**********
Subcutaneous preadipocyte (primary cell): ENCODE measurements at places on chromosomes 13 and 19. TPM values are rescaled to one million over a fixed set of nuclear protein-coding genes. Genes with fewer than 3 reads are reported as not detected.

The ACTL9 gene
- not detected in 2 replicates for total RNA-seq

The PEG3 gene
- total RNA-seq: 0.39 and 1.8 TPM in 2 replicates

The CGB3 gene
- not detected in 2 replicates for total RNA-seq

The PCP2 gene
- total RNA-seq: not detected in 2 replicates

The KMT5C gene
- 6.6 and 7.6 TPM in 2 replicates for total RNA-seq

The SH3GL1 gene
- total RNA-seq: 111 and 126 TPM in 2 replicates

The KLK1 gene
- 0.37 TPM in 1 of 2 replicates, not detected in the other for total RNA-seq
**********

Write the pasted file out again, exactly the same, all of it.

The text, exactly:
Subcutaneous preadipocyte (primary cell): ENCODE measurements at places on chromosomes 13 and 19. TPM values are rescaled to one million over a fixed set of nuclear protein-coding genes. Genes with fewer than 3 reads are reported as not detected.

The ACTL9 gene
- not detected in 2 replicates for total RNA-seq

The PEG3 gene
- total RNA-seq: 0.39 and 1.8 TPM in 2 replicates

The CGB3 gene
- not detected in 2 replicates for total RNA-seq

The PCP2 gene
- total RNA-seq: not detected in 2 replicates

The KMT5C gene
- 6.6 and 7.6 TPM in 2 replicates for total RNA-seq

The SH3GL1 gene
- total RNA-seq: 111 and 126 TPM in 2 replicates

The KLK1 gene
- 0.37 TPM in 1 of 2 replicates, not detected in the other for total RNA-seq